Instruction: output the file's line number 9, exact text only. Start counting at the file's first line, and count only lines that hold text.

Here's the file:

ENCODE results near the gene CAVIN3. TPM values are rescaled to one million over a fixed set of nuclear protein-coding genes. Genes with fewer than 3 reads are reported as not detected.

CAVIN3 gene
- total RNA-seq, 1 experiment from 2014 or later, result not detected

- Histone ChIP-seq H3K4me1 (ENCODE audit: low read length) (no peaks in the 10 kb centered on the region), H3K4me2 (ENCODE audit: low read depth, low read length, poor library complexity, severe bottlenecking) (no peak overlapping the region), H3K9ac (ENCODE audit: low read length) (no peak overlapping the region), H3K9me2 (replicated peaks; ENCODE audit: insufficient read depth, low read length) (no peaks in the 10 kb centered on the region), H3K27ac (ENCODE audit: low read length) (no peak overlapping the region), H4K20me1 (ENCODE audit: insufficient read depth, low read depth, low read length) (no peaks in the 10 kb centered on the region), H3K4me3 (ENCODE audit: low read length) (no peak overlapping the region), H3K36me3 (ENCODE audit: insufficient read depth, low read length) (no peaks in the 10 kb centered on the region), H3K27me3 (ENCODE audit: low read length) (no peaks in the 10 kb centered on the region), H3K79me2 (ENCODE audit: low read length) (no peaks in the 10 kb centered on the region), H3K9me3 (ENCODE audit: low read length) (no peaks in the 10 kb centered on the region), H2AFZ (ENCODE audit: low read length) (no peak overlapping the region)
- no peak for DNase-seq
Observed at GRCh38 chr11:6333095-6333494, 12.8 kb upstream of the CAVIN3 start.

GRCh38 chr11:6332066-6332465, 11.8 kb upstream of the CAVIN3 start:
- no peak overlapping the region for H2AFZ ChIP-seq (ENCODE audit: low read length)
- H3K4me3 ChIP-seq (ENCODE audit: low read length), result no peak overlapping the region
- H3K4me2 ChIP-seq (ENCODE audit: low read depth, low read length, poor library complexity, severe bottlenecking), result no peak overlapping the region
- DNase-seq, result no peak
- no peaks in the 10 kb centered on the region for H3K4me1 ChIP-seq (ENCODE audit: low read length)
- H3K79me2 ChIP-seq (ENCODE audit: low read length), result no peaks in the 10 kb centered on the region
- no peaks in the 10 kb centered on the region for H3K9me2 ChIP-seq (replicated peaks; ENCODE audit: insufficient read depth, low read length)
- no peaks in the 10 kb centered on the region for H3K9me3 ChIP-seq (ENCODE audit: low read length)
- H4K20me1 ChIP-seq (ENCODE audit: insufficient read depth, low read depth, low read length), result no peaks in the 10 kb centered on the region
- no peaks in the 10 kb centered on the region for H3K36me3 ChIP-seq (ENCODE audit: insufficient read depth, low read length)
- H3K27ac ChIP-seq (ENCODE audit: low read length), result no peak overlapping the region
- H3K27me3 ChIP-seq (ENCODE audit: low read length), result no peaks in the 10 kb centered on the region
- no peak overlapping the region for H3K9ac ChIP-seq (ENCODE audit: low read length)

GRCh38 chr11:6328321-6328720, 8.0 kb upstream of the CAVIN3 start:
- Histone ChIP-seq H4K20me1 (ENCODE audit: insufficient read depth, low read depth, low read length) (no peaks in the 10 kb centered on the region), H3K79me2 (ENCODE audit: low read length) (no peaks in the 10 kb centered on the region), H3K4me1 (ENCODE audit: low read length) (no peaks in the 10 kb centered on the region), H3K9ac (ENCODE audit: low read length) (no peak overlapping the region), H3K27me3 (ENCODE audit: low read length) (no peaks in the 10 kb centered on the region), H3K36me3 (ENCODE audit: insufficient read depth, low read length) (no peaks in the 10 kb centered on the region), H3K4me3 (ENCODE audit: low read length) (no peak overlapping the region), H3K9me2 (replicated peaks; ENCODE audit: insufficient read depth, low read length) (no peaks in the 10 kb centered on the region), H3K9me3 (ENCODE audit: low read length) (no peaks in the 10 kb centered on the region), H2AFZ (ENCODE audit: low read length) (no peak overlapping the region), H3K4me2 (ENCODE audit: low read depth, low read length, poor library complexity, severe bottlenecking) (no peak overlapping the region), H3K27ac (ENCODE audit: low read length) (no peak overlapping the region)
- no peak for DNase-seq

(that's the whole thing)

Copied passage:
- H3K4me3 ChIP-seq (ENCODE audit: low read length), result no peak overlapping the region